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In the book 'Insider Buy Superstocks', he seems to be calculating price targets like this:

[last quarter EPS] x 4 x PE = price target

Does that look correct?

Is he basing PE off the current stock price?

On page 105, he uses the example of an $11 stock with an EPS of $0.35 and PE multiple of 20. The price target looks like this:

$0.35 x 4 quarters = $1.40 x 20PE = $28.

Where does the 20PE come from? Shouldn't PE be $11/.35 = $31.43.

CVRR's last earnings were $2.3. It's current price is $24.25. That would give it a target of 2.3 x 4 x (24.25/2.3) = 9.2 x 10.54 = $96.97, which is highly unlikely anytime soon.

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    Maybe the writer has decided that the target of all stocks is a PE of 20. – mhoran_psprep Sep 23 '13 at 17:21
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The price-earnings ratio is calculated as the market value per share divided by the earnings per share over the past 12 months.

In your example, you state that the company earned $0.35 over the past quarter. That is insufficient to calculate the price-earnings ratio, and probably why the PE is just given as 20.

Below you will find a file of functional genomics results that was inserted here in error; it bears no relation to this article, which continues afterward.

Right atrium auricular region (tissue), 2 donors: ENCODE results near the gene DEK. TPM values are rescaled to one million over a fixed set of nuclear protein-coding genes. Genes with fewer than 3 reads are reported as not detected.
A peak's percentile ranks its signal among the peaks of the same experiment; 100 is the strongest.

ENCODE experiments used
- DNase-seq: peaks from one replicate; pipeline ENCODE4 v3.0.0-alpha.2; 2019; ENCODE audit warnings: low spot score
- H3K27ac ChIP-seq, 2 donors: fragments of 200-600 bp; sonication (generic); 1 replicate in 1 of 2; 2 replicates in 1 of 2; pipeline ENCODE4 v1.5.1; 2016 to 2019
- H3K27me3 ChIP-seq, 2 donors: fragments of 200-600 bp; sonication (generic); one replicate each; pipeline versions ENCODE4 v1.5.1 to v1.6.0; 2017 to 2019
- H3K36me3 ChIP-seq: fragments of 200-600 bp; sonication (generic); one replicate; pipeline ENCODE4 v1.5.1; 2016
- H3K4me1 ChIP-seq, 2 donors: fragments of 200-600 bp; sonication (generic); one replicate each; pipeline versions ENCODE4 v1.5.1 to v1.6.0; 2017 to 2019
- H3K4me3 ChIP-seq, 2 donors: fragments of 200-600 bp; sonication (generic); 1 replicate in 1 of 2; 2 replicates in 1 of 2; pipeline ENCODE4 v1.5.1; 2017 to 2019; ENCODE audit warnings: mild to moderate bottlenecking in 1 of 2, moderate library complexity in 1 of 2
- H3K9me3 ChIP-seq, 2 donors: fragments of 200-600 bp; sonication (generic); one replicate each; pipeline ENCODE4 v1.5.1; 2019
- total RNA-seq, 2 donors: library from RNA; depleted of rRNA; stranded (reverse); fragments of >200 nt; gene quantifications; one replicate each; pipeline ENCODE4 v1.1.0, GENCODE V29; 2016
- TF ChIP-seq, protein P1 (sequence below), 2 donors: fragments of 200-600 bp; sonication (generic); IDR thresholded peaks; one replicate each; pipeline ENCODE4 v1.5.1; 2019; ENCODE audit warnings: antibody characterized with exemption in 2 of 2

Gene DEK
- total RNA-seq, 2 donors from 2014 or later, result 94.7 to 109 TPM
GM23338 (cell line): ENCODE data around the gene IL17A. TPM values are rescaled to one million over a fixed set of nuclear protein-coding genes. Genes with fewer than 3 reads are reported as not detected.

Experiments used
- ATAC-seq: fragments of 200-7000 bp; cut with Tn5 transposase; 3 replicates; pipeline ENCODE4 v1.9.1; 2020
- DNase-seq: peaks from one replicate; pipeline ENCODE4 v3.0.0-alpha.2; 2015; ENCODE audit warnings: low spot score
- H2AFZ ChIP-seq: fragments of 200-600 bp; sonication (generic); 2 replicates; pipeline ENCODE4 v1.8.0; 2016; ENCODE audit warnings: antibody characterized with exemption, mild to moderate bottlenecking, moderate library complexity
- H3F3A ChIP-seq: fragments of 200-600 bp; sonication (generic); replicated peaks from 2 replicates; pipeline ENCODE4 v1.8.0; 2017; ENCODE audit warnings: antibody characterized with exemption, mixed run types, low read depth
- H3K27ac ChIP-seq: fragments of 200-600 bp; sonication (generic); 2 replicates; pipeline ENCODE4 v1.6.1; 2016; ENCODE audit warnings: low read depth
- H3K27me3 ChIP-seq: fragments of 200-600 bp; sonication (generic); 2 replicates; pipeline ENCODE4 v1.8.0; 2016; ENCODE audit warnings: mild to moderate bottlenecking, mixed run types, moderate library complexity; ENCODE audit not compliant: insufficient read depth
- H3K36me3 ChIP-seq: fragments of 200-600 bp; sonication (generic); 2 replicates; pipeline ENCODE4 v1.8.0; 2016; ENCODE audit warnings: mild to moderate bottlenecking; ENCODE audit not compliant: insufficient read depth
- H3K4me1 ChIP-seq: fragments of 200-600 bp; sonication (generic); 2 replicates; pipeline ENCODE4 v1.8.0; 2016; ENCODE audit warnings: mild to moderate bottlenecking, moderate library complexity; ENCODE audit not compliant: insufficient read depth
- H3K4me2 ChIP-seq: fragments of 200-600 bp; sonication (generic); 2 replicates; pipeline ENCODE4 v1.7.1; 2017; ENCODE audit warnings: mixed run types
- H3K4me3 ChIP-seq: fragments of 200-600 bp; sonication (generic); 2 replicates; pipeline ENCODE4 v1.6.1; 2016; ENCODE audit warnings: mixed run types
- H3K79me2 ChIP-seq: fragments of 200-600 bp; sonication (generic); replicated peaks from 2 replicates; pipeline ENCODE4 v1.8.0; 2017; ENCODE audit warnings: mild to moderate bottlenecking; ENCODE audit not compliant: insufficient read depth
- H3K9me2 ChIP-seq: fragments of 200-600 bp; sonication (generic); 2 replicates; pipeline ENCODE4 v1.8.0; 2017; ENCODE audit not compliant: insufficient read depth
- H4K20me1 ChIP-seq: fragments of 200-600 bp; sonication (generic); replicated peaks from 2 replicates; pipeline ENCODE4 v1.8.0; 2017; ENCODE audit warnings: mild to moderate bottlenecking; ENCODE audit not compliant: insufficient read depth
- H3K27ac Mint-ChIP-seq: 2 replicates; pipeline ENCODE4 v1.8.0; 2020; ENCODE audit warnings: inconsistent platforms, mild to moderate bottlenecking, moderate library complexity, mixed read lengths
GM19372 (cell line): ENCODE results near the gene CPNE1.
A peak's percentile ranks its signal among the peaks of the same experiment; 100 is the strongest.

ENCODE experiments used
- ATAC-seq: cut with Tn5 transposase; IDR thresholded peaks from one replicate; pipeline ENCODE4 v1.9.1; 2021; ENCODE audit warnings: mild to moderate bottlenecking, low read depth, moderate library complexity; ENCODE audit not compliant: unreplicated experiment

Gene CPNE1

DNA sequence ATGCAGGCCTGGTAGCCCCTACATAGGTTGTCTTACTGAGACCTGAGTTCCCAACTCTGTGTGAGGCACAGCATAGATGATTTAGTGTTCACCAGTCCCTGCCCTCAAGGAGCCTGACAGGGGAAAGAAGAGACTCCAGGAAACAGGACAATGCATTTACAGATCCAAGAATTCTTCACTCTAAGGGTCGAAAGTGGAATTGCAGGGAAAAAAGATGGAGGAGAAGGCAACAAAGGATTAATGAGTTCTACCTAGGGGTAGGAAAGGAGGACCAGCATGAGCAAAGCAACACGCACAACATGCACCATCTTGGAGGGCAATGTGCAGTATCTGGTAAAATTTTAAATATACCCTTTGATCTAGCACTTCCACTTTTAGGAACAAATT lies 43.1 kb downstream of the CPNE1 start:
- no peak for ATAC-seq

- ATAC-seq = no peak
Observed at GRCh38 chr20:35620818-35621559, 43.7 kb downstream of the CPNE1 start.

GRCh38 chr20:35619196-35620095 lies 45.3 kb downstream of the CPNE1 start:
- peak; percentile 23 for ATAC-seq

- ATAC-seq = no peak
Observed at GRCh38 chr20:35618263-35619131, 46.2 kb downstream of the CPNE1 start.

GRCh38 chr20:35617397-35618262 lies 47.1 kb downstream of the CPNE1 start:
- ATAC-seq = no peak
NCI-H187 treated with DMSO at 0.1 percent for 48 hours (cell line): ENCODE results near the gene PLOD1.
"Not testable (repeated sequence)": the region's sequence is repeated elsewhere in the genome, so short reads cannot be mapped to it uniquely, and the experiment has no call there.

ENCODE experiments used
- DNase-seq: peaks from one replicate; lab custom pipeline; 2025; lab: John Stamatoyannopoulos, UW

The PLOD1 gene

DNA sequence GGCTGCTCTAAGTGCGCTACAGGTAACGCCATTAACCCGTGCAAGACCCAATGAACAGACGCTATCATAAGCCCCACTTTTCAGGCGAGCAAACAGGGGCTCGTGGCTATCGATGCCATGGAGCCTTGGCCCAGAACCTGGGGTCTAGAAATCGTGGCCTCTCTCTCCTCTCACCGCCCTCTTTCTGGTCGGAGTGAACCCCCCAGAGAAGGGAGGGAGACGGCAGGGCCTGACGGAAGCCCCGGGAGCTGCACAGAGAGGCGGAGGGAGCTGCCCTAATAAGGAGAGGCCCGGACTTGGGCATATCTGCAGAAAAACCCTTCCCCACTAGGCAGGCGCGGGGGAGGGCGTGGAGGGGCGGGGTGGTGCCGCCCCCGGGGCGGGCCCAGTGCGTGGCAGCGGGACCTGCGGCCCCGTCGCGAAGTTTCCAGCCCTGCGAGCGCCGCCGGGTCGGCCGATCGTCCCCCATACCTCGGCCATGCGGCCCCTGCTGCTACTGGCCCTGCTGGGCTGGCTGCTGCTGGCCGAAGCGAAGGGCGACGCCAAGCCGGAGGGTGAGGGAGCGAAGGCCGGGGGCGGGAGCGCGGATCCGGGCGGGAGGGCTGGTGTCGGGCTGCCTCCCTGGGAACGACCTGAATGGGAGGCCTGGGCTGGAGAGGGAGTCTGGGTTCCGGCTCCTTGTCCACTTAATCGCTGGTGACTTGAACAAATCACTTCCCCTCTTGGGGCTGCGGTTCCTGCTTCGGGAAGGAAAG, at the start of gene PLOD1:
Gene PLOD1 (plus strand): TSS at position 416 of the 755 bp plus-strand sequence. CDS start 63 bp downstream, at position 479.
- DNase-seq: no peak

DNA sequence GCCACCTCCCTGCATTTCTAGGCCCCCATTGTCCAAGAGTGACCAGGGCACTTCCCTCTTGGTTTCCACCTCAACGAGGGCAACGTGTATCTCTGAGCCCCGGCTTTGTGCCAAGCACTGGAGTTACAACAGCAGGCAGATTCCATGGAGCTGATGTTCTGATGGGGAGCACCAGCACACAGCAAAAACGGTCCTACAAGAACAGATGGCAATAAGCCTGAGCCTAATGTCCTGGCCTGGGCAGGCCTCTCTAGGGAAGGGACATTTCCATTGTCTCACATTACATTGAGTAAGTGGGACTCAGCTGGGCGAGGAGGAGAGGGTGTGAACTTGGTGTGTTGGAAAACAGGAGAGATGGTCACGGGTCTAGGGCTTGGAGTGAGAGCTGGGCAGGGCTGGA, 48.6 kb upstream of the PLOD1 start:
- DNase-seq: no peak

So, if you have transcribed the formula correctly, the calculation given the numbers in your example would be:

0.35 * 4 * 20 = $28.00

As to CVRR, I'm not sure your PE is correct. According to Yahoo, the PE for CVRR is 3.92 at the time of writing, not 10.54. Using the formula above, this would lead to:

2.3 * 4 * 3.92 = $36.06

That stock has a 52-week high of $35.98, so $36.06 is not laughably unrealistic. I'm more than a little dubious of the validity of that formula, however, and urge you not to base your investing decisions on it.

  • Thanks Chris. My EPS is $2.3 and the one from NASDAQ is also $2.3. Why do you say it might be incorrect? – 4thSpace Sep 23 '13 at 16:57
  • Ah, thanks. Yes, I meant your PE. You show a PE of 10.54, but Yahoo lists 3.92. I'll edit my answer. – ChrisInEdmonton Sep 23 '13 at 16:59
  • How do you calculate earnings per share over twelve months? Take the last 4 quarters and average? If you don't like the above formula for calculating a target price, what are you using? – 4thSpace Sep 23 '13 at 19:35
  • To calculate the EPS over twelve months, sum up the earnings over the last twelve months and divide by the total shares. – ChrisInEdmonton Sep 23 '13 at 21:34
  • The question is where did the 20 come from? You havent answered that. – geodex Sep 13 '16 at 22:27

protected by Chris W. Rea Oct 22 '17 at 3:01

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